Keeping Your Renovation Project On Budget

For every renovation or construction project that is completed on budget, there is another that goes over budget.  Budgeting is not difficult, it is probably one of the easier aspects of a construction project.

As we look at our past projects, there are key elements that determine whether a project will be completed on budget, or go over budget.

1.  Determine what you want and need

Consider everything you may want to renovate as part of the project.  For example, if you’re building an addition to your house, you may not be able to march up some of the products, such as interior doors, to look the same as the older part of the home.  This may lead to wanting to replace all the interior doors in your home.  Consider how one item may lead to another item that may want or need to renovate or replace.

2. Invest in design

A clear and comprehensive design allows you to see what your project will look like before it is built, and helps your contractor price the project accurately.  And when construction starts, it gives your builder clear instructions on what to build, reducing errors and the need to rebuild.  Design can be as simple as floor plans, or more detailed such as 3D drawings and furniture placements.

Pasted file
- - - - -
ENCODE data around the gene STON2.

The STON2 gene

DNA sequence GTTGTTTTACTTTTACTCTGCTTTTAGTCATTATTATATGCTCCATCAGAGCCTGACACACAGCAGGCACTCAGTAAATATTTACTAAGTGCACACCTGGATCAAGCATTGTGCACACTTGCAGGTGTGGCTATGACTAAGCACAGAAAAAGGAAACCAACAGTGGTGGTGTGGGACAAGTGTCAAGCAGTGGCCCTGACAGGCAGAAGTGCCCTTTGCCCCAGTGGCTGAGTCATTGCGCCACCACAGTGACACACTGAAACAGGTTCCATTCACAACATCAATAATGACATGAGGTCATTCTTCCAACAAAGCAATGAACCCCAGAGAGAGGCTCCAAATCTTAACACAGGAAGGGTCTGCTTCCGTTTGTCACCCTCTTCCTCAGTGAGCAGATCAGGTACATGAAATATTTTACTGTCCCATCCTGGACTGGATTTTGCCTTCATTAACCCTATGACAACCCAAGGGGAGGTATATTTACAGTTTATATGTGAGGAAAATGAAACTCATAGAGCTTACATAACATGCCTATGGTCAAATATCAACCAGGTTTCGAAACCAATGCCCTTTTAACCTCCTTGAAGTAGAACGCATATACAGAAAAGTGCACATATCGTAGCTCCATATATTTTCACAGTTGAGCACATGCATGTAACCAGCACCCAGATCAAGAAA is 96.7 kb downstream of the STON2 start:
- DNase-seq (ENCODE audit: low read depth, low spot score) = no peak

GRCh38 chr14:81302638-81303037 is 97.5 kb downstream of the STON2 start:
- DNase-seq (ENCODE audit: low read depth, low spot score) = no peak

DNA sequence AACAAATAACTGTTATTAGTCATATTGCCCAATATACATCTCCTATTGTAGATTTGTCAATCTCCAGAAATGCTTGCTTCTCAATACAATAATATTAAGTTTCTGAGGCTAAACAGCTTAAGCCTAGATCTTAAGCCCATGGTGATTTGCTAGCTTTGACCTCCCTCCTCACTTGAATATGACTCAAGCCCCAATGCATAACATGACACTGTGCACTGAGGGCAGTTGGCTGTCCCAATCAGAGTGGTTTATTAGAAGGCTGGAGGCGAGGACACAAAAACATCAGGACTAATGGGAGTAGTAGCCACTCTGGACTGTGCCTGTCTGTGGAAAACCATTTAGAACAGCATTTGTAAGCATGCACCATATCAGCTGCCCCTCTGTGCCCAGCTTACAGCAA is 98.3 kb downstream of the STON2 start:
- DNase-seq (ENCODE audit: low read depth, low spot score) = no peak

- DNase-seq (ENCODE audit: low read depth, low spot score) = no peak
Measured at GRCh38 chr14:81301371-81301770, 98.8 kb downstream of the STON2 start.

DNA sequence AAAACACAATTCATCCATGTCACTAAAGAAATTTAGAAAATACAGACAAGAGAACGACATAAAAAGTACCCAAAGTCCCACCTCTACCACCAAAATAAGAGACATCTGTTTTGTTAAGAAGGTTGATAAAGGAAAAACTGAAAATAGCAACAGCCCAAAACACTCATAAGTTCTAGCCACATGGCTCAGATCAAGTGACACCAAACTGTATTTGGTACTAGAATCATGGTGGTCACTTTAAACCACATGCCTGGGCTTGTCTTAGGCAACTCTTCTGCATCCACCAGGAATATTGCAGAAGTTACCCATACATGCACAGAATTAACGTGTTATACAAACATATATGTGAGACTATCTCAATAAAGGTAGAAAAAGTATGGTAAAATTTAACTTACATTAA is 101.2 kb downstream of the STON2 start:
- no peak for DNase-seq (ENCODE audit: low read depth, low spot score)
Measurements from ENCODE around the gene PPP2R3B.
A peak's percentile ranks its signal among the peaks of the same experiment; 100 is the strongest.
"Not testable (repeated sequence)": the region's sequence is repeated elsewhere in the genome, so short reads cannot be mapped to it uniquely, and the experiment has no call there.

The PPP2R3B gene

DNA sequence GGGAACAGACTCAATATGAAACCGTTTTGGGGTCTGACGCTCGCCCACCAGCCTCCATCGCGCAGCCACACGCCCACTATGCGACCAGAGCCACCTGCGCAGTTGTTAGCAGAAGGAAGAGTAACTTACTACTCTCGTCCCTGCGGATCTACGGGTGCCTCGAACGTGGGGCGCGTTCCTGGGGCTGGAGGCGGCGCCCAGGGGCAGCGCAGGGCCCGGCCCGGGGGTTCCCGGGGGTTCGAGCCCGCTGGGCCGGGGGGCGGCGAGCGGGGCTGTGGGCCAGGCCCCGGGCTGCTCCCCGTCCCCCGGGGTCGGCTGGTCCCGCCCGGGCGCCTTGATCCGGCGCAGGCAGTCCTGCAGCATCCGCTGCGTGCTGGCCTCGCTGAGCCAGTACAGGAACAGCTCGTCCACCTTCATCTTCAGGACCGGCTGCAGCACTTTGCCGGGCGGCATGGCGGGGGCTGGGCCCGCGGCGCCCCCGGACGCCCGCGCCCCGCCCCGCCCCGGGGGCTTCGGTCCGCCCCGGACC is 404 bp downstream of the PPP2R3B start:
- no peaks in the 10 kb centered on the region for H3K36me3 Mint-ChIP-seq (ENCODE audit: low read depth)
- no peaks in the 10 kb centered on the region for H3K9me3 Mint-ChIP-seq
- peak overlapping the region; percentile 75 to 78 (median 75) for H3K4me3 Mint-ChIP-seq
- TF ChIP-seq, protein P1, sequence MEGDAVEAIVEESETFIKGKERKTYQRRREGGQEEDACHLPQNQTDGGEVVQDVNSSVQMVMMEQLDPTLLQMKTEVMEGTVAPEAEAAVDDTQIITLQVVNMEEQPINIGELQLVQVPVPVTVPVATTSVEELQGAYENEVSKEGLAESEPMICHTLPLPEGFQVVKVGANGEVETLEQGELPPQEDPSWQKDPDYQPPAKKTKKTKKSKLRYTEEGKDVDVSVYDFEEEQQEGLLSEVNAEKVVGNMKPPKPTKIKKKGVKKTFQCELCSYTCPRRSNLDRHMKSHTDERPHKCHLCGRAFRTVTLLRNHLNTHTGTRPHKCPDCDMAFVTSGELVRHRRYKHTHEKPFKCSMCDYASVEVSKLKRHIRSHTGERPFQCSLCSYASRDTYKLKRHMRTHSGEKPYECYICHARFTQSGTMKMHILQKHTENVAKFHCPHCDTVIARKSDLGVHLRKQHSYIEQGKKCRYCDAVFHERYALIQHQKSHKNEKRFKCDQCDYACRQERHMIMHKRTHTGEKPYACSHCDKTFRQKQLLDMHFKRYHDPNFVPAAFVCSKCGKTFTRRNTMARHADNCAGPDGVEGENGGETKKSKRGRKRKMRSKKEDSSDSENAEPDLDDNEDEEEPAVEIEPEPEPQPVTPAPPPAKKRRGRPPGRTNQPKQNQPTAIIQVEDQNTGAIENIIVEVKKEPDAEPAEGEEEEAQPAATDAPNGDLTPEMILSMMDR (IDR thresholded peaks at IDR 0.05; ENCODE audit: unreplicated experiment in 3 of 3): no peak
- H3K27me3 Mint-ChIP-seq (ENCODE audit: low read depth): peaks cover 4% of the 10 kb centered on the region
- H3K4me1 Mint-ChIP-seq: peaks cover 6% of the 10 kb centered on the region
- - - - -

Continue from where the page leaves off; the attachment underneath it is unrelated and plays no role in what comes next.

3. Stick to the plan

Changes to the plan and additional work usually lead to additional cost.   Changes in work can come from several sources: homeowner initiated changes, contractor suggested changes, and unforeseen condition.  The first two – homeowner initiated changes, and contractor suggested changes, are the easiest to control.

4. Allow for contingencies

Your well conceived plan may have to change. Structural or mechanical items that are hidden behind walls may increase costs. Or a building inspector could impose an additional requirement.  Generally, the older the home, the greater the possibility of additional work being required.  And the more complex the project, such with wall removal, the greater the possibility of additional work being required.  A well conceived plan and budget will have an allowance for such items.  You contractor or builder should be able to suggest a reasonable allowance, based on their past experience with homes or projects such as yours.

5. Choose a Fixed Price Contract

Contractors and builders work either on a fixed price contract, or on a time and materials basis.  With a fixed price contract, the contractor assumes most of the financial risk.  With a time and materials contract, the homeowner assumes most of the financial risk.  A fixed price contract is the closest to a guarantee that the work can be completed on budget.

6.  Read and Understand the Contract

The contract may include assumptions, exclusions and allowances that may incur additional cost to you.  Make sure you understand what assumptions and allowances the contractor is making in the contract.